Use editing "magic" to compress time wherever possible; if you don't really need to show every second of every shot, then don't drag on, cut to the next bit. You can also create fast-motion parts to sort of time-lapse your way thru a really long shot if you have to show it beginning to end anyhow. Play with it, it can be fun.
How do you know the video is working? Make up a list of five questions a viewer should be able to answer after watching this for the first time. If they can answer at least three with just one viewing, you're doing great. if they can answer all five, fantastic. Two or less: go back and fix the script.
Ron will tell you where to mail my check:-)
Yous guys have really figured out this project with your laser like radar.
It is a low budget but a corp client I have worked for before. It is about a 10 min finished video hopefully. Although they want something simple due to budget I want to really hit it out of the park and come up with something fantastic by pre-planning. Like Mark suggested I was planning on 2 cam angles , wide screen shots one locked down one with very slight movement to mix in. It is for youtube and a few DVD's. I was even going to bring along a SLR Canon for stills.
I will practice some rack focusing as I don't do that a lot.
I am mainly concerned with how to do the Voice Over. The wharehouse room is going to give a slight echo. Any other gotchas for the VO? The guy doing the application is prob the same guy who needs to do the VO.
it is an indoor shoot in a giant wharehouse that has white cinderblock walls. No way around it. Outside would be near the highway. I love the 5 questions idea and the ambient sound idea. Never thought of that one but I can see that being useful.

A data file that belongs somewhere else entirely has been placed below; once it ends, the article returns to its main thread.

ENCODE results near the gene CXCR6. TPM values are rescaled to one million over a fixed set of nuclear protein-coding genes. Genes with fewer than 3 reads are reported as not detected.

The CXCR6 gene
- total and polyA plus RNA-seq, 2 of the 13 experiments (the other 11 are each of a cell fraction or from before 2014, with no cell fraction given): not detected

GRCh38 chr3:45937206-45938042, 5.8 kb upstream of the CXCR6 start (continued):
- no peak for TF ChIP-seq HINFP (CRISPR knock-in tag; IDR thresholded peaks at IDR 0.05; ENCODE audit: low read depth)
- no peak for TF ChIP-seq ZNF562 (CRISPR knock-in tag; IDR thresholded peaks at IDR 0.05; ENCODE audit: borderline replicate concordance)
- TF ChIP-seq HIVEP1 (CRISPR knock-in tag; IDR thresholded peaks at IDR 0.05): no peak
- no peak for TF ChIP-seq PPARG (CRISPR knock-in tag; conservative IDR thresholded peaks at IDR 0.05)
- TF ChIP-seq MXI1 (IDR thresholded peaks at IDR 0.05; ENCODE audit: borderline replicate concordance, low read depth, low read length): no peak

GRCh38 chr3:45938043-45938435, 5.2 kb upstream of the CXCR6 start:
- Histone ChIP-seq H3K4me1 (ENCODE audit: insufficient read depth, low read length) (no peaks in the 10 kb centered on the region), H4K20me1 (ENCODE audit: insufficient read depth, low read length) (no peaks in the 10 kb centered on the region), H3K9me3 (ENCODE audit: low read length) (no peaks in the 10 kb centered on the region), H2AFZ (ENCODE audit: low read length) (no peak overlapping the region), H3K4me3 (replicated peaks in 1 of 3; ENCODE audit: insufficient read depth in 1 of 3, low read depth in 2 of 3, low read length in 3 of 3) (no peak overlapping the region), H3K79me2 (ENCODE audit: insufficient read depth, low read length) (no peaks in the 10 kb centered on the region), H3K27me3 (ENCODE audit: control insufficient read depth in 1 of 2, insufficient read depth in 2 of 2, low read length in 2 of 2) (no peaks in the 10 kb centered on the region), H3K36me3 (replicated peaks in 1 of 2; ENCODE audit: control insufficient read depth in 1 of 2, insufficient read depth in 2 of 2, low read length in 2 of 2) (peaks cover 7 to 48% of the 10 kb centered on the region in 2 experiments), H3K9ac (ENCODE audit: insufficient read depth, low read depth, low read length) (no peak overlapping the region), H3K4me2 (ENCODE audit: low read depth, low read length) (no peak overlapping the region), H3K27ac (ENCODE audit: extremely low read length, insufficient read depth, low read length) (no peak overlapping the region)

I have made a TO DO list based on yous guys posts.
Who is Ron, Mark? There must be a mole in this operation:)
Thanks a bunch for all the experience,
Don't bother recording any narration in the warehouse except for the scratch track.
Warehouse lighting can be very ugly, particulalrly sodium vapor. DO you know what kind of lights they use in there?
It might be good to hang or set up something to cover the white wall behind the vehicle that's in the shot, depends how bright a white it is... A banner with the company logo would be one idea. The other white walls, you can use to bounce bright lights off of to raise the overall light level. If the warehous is REALLY big and empty, you can make a pool of light shine down from above in the center, and let the walls fade into darkness, would look cool, especially for a before/after shot, where the only light is from overhead. Fog machines are dirt cheap around halloween; get one and fog up the room so when the overhead light shines down, it makes that cool visible beam look.... very dramatic!
Just one more word of warning to insert here.
I understand that you wish to make this the best damn video these folks have ever seen. That's the spirit that turns amateurs into pros and ignites careers.
Which is all well and good as far as it goes.
There is a hidden side, however of driving to give someone superb results on a meagre budget.
The problem is that in any good video - you should expect 70% of the work effort you put in to be totally hidden from the client — they will NEVER understand the effort you went to to deliver good quality . In a GREAT video - the "required effort" figure increases rapidly. You might have to double, or even triple your time AND effort to achieve each 10% extra in quality over what the "GOOD" effort. So if you do achieve a really outstanding program - expect that 90% of the effort to be hidden from all but the most discerning eyes. What I'm saying is that after a certain point, increasing quality extracts a toll disproportionate to it's return.
If you allow your client the false impression that they can have 90% quality at say 40% of the budget that a specific quality TRULY SHOULD command in the market place - then they will NEVER, NEVER, NEVER lower their expectations - and it will be equally difficult to get them to increase their budgets to the level where their business will pay what their work is actually worth.
Just fair warning.
Hey that is great advice Bill. I think that has happened to me before. It is like some sort of evil service equation. A conundrum. An enigma or something like that.
I am trying to keep everything in the middle so to speak but this is a repeat customer and there should be work down the road as well which is influencing me. My previous gig with them was really easy and I got paid well.